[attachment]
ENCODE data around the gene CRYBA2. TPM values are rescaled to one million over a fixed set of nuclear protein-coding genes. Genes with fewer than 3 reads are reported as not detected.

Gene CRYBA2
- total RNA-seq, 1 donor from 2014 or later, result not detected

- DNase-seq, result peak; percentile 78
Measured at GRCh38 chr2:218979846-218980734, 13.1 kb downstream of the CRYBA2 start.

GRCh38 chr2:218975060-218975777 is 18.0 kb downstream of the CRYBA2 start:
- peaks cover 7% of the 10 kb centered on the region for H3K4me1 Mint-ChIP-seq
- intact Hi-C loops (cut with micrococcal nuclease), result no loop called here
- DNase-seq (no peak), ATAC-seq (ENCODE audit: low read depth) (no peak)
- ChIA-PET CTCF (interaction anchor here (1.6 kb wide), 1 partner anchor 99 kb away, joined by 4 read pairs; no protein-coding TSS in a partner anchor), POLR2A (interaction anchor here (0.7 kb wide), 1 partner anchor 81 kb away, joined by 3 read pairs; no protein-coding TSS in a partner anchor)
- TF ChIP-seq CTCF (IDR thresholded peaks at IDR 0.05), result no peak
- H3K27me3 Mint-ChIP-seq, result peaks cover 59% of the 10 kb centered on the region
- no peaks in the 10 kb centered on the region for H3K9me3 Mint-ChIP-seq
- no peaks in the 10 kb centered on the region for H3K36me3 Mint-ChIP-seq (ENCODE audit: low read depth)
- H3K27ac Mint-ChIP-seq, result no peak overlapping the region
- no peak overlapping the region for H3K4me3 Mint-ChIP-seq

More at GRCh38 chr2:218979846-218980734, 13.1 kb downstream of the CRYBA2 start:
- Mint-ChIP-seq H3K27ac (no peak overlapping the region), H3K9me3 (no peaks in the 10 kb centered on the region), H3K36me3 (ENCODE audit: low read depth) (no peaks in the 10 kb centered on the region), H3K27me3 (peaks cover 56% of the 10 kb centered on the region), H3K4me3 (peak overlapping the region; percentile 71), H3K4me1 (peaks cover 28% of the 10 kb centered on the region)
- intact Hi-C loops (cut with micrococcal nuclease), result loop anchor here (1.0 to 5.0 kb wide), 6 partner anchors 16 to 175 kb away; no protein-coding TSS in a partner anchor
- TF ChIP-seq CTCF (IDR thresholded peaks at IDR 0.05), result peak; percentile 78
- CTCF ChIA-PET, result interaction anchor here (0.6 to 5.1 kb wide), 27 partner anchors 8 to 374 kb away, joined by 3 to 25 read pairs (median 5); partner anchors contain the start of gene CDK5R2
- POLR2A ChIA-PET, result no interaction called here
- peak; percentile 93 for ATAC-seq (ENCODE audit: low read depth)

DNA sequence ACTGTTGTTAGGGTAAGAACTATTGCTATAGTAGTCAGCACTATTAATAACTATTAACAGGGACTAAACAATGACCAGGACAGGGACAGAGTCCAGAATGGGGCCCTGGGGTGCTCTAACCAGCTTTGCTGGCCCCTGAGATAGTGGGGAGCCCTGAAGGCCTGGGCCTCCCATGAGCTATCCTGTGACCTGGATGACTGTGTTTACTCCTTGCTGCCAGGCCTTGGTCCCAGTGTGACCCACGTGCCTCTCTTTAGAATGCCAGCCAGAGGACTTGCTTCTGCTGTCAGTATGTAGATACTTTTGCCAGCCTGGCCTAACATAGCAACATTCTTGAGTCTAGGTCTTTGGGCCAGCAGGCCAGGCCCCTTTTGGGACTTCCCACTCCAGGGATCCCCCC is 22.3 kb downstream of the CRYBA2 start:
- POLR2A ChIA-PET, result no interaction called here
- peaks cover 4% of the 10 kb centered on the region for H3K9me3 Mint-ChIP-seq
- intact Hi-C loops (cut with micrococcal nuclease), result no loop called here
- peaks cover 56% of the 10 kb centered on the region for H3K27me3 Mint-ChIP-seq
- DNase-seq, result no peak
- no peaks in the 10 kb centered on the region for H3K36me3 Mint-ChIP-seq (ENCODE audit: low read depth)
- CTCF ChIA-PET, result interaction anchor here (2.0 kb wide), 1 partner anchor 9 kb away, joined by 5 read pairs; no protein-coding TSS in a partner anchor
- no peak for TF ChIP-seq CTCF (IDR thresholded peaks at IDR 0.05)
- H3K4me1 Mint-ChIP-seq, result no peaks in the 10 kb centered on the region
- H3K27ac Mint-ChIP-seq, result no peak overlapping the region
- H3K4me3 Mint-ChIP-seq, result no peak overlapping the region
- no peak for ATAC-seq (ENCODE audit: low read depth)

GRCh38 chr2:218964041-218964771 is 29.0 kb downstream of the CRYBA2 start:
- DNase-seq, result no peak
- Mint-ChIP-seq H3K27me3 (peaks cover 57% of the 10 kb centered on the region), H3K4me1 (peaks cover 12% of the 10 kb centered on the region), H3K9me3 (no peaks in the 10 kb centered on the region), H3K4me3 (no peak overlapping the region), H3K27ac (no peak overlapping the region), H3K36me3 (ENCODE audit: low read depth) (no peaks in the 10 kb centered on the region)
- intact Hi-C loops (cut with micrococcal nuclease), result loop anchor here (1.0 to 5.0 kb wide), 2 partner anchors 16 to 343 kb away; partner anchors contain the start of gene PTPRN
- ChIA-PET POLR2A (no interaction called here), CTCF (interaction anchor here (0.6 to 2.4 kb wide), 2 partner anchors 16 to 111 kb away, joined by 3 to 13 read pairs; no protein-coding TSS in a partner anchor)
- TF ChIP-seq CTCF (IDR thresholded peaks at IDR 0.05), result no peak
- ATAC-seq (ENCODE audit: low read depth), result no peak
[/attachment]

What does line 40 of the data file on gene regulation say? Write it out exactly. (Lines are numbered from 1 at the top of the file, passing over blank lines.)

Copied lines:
- intact Hi-C loops (cut with micrococcal nuclease), result loop anchor here (1.0 to 5.0 kb wide), 2 partner anchors 16 to 343 kb away; partner anchors contain the start of gene PTPRN